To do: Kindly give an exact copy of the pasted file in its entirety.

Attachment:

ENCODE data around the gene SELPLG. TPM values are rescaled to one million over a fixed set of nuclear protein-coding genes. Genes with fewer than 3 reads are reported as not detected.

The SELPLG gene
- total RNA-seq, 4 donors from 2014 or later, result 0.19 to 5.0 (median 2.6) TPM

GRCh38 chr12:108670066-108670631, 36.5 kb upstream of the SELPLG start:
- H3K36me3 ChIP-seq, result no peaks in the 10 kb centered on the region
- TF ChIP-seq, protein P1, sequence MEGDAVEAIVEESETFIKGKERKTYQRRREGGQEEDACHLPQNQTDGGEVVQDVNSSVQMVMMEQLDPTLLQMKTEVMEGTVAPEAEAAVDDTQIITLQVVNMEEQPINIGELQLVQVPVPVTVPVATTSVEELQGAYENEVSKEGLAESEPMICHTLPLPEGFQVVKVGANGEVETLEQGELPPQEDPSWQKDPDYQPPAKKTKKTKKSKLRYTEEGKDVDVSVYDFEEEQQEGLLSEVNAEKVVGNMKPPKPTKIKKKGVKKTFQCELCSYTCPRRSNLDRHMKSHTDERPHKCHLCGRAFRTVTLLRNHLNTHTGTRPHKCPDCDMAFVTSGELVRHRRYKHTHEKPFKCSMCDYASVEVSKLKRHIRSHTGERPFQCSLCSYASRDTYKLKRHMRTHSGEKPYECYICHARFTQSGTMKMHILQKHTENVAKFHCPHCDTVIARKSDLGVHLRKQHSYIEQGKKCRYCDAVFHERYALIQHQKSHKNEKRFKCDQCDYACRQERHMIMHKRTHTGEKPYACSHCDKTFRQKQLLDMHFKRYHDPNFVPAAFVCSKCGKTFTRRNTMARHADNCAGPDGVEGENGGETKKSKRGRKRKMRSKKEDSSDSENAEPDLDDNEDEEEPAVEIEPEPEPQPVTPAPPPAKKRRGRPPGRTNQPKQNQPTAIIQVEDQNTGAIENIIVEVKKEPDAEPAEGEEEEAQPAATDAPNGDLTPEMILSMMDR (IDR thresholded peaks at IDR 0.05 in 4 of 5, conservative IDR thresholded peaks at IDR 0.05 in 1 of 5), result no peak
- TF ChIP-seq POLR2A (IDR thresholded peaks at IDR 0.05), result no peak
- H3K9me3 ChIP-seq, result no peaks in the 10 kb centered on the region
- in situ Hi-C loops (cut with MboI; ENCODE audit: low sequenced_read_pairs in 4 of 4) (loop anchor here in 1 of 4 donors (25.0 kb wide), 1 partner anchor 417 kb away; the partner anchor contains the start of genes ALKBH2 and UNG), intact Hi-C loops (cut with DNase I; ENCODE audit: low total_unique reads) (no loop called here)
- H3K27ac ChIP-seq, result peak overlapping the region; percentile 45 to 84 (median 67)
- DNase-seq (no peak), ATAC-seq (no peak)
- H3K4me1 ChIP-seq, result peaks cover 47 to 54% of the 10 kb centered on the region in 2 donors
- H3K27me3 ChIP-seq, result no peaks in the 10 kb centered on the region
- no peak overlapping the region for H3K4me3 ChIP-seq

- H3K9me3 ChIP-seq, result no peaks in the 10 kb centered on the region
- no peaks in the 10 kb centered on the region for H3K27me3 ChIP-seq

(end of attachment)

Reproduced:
ENCODE data around the gene SELPLG. TPM values are rescaled to one million over a fixed set of nuclear protein-coding genes. Genes with fewer than 3 reads are reported as not detected.

The SELPLG gene
- total RNA-seq, 4 donors from 2014 or later, result 0.19 to 5.0 (median 2.6) TPM

GRCh38 chr12:108670066-108670631, 36.5 kb upstream of the SELPLG start:
- H3K36me3 ChIP-seq, result no peaks in the 10 kb centered on the region
- TF ChIP-seq, protein P1, sequence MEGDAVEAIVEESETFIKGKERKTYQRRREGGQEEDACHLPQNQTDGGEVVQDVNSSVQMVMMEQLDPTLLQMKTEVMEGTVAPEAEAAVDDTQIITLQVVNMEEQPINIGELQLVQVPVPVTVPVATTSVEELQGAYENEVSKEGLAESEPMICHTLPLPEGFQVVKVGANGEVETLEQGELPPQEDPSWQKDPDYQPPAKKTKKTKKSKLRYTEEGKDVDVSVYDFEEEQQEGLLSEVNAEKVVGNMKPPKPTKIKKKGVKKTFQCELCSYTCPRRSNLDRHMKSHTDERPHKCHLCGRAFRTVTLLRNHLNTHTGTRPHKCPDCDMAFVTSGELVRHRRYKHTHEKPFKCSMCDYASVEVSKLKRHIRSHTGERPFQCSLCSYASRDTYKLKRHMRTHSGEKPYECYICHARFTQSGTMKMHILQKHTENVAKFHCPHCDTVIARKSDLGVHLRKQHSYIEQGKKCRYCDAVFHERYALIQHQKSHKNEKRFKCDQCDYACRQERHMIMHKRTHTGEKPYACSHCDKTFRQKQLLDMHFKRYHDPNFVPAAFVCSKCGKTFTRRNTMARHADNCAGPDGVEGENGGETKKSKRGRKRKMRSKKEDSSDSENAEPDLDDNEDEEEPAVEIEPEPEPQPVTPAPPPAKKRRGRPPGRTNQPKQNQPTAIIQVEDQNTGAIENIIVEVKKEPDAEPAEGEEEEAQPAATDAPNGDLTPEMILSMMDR (IDR thresholded peaks at IDR 0.05 in 4 of 5, conservative IDR thresholded peaks at IDR 0.05 in 1 of 5), result no peak
- TF ChIP-seq POLR2A (IDR thresholded peaks at IDR 0.05), result no peak
- H3K9me3 ChIP-seq, result no peaks in the 10 kb centered on the region
- in situ Hi-C loops (cut with MboI; ENCODE audit: low sequenced_read_pairs in 4 of 4) (loop anchor here in 1 of 4 donors (25.0 kb wide), 1 partner anchor 417 kb away; the partner anchor contains the start of genes ALKBH2 and UNG), intact Hi-C loops (cut with DNase I; ENCODE audit: low total_unique reads) (no loop called here)
- H3K27ac ChIP-seq, result peak overlapping the region; percentile 45 to 84 (median 67)
- DNase-seq (no peak), ATAC-seq (no peak)
- H3K4me1 ChIP-seq, result peaks cover 47 to 54% of the 10 kb centered on the region in 2 donors
- H3K27me3 ChIP-seq, result no peaks in the 10 kb centered on the region
- no peak overlapping the region for H3K4me3 ChIP-seq

- H3K9me3 ChIP-seq, result no peaks in the 10 kb centered on the region
- no peaks in the 10 kb centered on the region for H3K27me3 ChIP-seq